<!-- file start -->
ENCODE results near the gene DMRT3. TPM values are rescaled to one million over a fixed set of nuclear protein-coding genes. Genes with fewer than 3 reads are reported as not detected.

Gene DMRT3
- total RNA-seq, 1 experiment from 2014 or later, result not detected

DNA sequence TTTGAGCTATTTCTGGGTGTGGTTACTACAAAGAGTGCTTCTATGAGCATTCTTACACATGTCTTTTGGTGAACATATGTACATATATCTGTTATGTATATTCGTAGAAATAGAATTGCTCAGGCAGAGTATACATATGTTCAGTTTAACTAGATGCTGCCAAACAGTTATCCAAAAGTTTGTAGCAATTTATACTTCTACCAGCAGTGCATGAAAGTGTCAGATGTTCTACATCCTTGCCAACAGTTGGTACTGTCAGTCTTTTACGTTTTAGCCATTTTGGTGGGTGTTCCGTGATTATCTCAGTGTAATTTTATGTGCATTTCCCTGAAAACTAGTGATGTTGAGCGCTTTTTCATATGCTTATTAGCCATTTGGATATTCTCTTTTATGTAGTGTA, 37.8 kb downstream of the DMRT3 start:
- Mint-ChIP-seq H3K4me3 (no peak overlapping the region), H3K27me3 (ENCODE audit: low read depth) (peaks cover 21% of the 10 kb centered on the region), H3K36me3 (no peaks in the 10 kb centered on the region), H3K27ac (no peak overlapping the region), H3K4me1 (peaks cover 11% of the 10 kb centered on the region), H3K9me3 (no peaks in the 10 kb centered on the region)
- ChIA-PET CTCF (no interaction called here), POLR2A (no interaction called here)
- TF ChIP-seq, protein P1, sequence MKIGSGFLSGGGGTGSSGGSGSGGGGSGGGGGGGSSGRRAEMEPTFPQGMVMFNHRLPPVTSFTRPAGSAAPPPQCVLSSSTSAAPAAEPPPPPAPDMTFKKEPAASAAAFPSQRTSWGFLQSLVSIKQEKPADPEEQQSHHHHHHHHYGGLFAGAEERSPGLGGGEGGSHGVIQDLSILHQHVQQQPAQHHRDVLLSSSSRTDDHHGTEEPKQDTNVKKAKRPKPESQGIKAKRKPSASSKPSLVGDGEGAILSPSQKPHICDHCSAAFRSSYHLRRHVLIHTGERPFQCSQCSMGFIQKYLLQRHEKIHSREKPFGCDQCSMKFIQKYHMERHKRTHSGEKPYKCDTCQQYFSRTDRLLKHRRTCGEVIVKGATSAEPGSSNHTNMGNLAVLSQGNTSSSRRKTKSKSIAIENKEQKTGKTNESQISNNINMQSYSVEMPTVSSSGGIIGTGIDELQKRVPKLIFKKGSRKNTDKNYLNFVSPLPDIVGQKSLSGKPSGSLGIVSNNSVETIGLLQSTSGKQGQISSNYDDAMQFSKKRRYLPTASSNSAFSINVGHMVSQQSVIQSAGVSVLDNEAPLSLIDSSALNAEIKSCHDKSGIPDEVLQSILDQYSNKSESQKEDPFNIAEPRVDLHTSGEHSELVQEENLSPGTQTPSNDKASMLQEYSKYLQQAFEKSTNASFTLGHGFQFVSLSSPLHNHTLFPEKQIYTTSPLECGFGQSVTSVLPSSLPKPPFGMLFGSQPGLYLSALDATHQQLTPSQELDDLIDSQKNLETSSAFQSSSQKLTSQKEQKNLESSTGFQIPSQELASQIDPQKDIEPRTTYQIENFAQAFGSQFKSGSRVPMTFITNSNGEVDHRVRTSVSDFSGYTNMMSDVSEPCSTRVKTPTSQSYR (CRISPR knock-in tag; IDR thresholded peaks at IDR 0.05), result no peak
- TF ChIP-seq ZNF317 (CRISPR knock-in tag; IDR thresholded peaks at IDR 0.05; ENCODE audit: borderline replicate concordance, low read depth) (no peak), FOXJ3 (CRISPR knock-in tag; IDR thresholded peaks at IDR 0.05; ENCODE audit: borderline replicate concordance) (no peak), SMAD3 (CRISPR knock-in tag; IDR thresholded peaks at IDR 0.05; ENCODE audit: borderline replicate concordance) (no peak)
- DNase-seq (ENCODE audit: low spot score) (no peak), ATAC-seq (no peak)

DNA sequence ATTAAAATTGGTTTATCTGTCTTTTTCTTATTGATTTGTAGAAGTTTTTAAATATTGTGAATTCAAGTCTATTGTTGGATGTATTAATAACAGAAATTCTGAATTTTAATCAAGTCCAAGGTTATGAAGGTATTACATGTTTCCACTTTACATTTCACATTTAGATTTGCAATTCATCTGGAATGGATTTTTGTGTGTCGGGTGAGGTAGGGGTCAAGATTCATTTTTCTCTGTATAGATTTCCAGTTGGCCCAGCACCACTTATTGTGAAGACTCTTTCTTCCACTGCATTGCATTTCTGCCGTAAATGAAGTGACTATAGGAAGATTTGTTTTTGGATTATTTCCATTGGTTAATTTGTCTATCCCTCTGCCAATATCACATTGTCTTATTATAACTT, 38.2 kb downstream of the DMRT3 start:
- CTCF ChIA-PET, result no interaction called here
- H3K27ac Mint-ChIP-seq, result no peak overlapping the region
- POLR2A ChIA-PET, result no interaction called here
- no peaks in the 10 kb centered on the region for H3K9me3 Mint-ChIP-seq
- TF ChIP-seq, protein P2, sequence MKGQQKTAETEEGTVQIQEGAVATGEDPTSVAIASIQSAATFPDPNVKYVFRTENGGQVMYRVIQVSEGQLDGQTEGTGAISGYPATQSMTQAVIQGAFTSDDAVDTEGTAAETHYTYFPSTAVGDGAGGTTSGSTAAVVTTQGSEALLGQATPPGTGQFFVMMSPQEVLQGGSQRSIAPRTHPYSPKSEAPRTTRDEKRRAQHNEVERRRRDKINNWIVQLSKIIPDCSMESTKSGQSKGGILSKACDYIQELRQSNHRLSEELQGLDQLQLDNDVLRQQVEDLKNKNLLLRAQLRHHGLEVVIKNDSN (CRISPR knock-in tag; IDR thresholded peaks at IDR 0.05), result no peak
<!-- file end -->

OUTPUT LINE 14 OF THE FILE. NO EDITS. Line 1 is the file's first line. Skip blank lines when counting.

- no peaks in the 10 kb centered on the region for H3K9me3 Mint-ChIP-seq